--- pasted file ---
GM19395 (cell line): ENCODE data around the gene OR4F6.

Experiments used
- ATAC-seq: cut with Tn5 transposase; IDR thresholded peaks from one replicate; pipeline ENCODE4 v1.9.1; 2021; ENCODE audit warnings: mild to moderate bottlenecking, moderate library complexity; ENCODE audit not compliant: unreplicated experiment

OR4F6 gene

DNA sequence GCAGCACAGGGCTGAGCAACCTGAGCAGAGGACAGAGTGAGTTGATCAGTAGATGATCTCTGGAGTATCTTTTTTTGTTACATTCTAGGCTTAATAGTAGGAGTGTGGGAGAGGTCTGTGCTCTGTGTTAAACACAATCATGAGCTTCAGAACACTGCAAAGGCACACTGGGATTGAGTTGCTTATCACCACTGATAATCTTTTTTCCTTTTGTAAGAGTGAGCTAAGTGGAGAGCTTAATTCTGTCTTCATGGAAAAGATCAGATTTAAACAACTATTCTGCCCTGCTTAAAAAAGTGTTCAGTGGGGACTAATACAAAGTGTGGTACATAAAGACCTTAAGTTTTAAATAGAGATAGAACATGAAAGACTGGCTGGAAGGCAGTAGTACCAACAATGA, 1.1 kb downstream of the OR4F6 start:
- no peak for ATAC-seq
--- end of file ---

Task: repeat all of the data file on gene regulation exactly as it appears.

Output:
GM19395 (cell line): ENCODE data around the gene OR4F6.

Experiments used
- ATAC-seq: cut with Tn5 transposase; IDR thresholded peaks from one replicate; pipeline ENCODE4 v1.9.1; 2021; ENCODE audit warnings: mild to moderate bottlenecking, moderate library complexity; ENCODE audit not compliant: unreplicated experiment

OR4F6 gene

DNA sequence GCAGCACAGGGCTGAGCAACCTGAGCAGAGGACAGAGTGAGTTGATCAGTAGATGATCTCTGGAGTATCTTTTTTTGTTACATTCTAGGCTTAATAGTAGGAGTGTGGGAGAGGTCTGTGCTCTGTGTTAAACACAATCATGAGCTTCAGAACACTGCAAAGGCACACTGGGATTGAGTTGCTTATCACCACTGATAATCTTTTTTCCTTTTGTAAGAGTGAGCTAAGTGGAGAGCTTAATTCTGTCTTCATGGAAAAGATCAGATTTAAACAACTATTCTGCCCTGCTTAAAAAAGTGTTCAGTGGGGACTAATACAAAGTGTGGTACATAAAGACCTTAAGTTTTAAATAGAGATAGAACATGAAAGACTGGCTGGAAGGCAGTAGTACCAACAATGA, 1.1 kb downstream of the OR4F6 start:
- no peak for ATAC-seq